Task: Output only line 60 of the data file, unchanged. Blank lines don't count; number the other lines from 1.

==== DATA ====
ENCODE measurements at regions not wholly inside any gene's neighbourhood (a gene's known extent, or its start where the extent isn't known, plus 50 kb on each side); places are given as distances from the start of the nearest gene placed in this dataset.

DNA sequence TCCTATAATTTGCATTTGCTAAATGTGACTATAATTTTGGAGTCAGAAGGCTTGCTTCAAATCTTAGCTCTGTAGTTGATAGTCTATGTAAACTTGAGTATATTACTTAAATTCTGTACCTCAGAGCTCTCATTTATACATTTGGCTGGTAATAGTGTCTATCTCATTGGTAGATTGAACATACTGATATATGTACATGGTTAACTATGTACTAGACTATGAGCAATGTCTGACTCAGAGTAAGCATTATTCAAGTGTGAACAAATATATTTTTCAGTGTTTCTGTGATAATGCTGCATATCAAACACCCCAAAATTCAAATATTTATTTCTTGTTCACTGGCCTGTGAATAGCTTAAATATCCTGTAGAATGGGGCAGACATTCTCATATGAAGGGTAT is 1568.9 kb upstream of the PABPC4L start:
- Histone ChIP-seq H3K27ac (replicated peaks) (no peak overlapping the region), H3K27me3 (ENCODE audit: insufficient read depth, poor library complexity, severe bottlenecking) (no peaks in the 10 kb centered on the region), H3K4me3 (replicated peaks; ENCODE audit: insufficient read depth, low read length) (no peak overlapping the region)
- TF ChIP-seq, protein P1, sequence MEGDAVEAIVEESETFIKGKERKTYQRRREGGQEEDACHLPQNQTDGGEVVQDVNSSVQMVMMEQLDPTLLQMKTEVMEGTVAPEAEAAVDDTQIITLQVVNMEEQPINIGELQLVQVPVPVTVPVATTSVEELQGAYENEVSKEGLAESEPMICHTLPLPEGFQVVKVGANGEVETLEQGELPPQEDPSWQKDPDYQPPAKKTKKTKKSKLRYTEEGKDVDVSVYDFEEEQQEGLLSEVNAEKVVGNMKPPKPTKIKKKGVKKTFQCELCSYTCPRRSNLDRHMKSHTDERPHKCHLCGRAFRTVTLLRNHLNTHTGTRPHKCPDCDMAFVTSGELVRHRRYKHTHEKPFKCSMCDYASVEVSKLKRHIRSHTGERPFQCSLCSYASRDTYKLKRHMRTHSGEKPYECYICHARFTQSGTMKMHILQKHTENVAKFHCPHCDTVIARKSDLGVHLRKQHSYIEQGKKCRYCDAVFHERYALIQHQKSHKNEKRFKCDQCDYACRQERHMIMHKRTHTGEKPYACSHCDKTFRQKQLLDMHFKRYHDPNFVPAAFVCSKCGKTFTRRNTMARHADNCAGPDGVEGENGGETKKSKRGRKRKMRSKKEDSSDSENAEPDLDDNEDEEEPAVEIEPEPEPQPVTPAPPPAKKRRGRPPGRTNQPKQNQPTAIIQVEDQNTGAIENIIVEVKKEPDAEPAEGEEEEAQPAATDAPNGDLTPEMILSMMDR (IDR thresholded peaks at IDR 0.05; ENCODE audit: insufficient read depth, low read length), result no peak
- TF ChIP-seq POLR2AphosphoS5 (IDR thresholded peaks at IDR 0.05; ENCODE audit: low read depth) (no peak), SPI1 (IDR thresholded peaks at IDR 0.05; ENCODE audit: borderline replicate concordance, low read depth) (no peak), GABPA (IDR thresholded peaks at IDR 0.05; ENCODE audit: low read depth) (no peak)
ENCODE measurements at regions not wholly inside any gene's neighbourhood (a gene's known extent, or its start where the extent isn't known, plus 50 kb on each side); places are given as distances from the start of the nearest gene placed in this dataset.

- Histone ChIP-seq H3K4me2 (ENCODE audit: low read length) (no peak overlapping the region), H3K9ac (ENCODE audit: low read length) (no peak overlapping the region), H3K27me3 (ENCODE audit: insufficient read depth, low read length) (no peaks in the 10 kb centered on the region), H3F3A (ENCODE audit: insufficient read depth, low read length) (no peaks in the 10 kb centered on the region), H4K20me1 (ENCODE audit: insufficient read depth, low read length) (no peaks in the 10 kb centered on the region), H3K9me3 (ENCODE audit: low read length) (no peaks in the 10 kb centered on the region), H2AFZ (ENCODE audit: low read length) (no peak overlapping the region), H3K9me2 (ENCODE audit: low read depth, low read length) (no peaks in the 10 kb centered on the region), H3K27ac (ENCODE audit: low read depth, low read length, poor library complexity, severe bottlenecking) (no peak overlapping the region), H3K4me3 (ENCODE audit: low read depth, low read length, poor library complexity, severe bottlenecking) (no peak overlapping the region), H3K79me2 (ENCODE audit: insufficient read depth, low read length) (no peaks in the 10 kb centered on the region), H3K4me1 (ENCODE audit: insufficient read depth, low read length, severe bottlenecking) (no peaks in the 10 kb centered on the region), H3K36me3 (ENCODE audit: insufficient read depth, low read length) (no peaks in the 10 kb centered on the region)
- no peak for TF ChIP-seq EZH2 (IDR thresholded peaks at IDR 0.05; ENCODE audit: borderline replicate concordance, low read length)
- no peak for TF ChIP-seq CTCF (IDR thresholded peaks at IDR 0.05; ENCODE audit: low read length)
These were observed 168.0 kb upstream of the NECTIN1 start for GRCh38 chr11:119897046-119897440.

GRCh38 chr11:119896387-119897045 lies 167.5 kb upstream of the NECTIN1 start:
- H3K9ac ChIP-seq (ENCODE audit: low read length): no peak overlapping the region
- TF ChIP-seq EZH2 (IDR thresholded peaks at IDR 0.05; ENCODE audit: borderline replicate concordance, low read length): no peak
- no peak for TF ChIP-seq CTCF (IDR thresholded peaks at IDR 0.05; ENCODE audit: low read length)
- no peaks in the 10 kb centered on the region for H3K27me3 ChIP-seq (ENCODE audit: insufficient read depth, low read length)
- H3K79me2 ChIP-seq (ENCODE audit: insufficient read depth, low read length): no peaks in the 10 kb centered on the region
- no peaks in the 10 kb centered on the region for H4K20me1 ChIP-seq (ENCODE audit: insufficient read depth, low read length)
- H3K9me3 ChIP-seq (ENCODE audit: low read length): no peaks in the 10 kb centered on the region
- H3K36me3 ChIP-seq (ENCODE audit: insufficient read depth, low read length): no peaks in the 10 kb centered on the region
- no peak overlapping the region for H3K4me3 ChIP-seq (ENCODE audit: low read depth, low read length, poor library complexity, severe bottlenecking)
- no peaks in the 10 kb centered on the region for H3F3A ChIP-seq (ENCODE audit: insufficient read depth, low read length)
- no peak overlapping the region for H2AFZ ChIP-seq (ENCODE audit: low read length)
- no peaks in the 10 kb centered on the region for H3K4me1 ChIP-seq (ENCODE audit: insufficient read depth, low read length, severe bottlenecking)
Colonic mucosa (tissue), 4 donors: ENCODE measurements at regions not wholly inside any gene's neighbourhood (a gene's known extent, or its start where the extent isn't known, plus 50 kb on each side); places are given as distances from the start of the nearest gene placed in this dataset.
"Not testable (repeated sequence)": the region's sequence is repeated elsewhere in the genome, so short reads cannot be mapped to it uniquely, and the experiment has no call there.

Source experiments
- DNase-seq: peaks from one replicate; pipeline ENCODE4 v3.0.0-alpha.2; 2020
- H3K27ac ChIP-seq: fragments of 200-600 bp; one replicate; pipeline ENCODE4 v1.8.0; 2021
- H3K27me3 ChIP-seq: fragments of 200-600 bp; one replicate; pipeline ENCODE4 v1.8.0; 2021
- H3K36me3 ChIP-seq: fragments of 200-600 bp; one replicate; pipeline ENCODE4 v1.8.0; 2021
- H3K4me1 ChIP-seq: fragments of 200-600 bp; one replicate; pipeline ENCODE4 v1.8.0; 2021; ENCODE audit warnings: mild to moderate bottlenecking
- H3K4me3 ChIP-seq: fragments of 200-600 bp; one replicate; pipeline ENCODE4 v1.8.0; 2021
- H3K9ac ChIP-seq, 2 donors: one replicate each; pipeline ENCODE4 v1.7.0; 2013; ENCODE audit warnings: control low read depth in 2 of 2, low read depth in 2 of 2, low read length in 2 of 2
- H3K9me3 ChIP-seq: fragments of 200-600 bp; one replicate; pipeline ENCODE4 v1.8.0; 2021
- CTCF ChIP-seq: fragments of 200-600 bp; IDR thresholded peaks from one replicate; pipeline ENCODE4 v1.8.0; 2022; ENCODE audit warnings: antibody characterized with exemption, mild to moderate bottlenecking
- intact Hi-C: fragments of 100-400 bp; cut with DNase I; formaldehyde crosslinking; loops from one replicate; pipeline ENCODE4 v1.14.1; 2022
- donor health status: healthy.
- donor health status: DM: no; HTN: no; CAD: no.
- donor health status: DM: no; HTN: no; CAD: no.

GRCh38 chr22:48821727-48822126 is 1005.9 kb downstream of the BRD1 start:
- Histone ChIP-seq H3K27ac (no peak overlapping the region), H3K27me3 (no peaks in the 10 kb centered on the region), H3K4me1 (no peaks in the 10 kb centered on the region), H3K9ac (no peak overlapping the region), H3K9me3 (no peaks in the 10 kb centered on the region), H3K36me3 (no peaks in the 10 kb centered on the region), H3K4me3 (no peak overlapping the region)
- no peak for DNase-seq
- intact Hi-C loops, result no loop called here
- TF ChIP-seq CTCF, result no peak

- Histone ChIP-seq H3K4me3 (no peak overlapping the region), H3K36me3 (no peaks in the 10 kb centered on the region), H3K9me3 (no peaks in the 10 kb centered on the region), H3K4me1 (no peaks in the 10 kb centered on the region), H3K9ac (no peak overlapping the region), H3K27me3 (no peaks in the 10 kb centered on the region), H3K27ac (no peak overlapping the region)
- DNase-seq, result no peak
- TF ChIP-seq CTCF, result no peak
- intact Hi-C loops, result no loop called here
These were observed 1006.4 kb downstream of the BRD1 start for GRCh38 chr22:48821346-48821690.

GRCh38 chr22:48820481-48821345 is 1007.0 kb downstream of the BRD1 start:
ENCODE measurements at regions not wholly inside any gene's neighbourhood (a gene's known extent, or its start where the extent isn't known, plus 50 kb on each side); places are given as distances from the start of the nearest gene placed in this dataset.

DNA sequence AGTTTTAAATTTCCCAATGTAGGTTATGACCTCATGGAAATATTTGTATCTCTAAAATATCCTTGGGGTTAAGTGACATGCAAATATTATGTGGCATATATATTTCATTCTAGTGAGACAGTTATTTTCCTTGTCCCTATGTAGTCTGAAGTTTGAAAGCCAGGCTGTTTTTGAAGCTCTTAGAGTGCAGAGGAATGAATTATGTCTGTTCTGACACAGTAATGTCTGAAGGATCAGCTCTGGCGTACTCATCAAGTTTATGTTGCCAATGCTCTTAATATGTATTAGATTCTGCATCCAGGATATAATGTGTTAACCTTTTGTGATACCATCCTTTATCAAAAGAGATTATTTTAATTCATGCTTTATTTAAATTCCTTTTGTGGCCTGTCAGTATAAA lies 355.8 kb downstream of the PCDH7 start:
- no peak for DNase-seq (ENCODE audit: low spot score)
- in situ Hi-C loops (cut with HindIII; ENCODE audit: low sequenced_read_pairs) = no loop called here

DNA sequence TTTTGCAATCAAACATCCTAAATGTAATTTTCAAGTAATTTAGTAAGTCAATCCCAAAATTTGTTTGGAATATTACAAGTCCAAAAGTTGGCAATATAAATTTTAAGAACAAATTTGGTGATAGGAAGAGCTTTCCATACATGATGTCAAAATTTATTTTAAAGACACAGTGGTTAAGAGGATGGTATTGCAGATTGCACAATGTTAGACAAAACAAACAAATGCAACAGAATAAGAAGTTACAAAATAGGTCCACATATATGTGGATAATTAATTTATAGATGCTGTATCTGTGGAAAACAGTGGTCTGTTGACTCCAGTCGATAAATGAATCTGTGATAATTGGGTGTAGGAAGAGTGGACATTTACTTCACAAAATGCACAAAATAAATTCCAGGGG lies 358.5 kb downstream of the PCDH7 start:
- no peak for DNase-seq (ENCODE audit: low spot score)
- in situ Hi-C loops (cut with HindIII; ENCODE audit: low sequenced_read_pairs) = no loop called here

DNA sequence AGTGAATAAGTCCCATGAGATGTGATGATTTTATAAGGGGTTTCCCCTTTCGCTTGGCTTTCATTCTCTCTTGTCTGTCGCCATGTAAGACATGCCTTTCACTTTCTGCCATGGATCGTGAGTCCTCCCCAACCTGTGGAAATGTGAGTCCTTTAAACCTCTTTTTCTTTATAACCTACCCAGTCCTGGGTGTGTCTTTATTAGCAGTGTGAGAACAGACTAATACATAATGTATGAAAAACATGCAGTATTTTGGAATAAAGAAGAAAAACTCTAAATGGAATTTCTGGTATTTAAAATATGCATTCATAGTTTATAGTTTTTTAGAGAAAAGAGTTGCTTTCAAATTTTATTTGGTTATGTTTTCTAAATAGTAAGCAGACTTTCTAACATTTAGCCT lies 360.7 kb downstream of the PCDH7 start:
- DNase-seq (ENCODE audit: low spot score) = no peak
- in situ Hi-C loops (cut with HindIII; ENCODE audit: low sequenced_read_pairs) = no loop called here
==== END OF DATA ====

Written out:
- in situ Hi-C loops (cut with HindIII; ENCODE audit: low sequenced_read_pairs) = no loop called here